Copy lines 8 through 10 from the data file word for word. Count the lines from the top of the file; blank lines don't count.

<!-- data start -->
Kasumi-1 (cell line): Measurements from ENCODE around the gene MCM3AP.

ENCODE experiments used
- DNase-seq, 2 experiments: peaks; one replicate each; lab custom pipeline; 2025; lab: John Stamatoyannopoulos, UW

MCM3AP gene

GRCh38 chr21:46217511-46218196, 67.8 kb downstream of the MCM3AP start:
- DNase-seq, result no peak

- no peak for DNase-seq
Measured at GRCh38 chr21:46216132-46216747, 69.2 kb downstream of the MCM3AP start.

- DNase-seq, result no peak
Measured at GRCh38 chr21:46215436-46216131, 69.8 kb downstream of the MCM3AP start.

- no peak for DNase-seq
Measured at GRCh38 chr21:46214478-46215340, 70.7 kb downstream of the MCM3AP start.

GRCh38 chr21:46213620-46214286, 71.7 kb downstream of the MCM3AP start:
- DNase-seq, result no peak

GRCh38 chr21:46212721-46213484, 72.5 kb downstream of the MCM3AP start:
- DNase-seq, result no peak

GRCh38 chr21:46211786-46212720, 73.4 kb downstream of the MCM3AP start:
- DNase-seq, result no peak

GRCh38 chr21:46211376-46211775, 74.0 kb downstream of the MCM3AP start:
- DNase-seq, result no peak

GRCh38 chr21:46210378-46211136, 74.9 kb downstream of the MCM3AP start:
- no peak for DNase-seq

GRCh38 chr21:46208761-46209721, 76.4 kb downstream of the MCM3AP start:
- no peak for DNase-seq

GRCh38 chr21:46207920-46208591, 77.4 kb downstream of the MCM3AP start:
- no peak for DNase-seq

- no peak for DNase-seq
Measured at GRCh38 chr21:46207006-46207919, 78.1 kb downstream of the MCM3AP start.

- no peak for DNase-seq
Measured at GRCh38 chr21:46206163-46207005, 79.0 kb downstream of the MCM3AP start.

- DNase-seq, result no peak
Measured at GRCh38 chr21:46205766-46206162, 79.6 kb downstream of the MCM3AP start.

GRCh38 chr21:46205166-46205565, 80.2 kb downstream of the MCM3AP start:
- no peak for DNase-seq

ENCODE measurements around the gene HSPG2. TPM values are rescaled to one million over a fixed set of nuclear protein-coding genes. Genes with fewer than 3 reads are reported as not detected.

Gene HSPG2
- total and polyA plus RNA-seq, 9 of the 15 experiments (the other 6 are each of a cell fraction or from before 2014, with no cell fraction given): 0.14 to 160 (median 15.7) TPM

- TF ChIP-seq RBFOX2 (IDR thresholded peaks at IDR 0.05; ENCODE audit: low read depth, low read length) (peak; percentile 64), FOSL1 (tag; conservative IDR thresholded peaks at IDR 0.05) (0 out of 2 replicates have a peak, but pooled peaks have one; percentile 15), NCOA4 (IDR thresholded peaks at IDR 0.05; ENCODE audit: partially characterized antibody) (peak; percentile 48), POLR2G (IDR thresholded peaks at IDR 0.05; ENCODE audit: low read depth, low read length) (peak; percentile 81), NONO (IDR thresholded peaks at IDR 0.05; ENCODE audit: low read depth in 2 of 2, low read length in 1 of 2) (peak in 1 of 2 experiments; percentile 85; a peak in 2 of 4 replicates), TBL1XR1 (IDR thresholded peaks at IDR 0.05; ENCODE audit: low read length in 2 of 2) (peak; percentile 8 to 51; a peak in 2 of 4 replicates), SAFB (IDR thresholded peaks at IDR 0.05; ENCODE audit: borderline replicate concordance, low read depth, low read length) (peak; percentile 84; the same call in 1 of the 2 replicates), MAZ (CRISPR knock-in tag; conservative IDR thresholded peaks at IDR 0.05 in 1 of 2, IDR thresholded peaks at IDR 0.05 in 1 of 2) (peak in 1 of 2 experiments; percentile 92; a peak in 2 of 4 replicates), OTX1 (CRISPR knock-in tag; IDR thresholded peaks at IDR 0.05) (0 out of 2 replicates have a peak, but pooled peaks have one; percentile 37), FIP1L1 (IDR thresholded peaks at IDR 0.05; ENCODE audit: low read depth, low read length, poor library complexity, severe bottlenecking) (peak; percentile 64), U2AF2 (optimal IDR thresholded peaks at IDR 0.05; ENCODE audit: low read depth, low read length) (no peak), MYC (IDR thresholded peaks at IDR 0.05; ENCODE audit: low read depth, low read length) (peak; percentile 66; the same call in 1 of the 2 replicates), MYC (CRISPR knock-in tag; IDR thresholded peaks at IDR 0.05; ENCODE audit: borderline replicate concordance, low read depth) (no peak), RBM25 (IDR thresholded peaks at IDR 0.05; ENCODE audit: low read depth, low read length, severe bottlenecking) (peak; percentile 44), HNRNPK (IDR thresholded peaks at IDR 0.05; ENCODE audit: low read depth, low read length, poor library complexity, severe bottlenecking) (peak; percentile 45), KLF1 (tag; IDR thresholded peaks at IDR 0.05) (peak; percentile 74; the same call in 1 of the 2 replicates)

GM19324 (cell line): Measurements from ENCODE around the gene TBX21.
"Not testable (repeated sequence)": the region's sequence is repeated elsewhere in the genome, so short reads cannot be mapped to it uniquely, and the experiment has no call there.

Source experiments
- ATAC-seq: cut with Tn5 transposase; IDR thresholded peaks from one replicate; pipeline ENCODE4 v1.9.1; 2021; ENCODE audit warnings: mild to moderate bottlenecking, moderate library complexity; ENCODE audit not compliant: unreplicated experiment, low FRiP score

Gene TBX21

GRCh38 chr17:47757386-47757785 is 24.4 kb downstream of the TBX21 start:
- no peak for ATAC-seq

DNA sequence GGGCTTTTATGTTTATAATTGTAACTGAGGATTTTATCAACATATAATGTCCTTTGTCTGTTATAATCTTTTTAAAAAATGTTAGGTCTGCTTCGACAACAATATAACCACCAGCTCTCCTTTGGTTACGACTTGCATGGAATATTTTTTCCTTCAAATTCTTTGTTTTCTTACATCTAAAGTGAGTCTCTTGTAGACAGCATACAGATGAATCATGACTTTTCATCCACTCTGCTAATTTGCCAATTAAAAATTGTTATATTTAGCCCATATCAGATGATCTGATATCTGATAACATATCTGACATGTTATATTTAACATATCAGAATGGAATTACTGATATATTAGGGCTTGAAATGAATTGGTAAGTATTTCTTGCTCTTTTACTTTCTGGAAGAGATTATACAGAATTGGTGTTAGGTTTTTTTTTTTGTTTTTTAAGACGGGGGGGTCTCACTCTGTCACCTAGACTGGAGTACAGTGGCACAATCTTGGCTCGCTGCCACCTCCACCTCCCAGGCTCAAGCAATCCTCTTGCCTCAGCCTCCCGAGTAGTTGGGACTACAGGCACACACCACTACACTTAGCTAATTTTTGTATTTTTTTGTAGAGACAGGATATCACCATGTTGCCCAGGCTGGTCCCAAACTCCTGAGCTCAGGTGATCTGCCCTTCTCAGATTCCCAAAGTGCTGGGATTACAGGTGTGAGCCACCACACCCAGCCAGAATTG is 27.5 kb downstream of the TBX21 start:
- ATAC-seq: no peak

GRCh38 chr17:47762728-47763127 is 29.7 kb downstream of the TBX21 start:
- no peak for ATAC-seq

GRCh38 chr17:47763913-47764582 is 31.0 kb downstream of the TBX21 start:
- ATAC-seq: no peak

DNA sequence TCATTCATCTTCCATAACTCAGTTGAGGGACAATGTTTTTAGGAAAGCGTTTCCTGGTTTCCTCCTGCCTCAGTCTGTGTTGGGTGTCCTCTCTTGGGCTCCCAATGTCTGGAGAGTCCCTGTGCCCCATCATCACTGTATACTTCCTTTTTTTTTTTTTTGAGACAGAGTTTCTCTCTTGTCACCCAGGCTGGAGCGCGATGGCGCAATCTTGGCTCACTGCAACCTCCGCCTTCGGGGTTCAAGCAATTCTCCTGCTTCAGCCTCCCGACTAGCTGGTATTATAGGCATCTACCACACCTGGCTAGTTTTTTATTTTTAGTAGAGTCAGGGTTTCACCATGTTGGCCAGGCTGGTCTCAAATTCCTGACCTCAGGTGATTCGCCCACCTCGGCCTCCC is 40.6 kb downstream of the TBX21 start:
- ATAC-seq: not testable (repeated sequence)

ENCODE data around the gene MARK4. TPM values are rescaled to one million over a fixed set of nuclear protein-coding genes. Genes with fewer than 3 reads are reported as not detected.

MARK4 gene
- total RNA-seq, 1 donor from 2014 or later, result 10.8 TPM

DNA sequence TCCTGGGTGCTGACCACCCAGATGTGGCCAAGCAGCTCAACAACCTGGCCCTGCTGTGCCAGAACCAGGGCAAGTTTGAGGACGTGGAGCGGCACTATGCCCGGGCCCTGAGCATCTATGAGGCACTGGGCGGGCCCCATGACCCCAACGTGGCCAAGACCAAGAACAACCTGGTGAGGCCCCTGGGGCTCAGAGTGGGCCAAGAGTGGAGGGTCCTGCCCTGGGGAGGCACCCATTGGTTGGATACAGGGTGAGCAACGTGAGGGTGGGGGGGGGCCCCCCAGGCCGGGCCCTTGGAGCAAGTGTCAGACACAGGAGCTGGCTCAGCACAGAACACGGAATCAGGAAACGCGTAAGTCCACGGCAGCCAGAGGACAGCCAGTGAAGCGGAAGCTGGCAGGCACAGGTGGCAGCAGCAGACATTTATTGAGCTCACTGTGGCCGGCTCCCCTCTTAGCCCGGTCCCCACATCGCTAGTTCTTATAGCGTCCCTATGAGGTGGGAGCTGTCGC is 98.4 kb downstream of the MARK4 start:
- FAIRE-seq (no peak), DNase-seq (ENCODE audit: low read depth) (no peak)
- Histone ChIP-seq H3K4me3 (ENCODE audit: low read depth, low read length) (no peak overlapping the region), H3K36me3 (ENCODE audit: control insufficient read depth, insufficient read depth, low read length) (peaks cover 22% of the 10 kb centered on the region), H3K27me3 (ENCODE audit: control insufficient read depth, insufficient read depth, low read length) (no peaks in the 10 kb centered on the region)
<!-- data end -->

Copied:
Measured at GRCh38 chr21:46216132-46216747, 69.2 kb downstream of the MCM3AP start.

- DNase-seq, result no peak
Measured at GRCh38 chr21:46215436-46216131, 69.8 kb downstream of the MCM3AP start.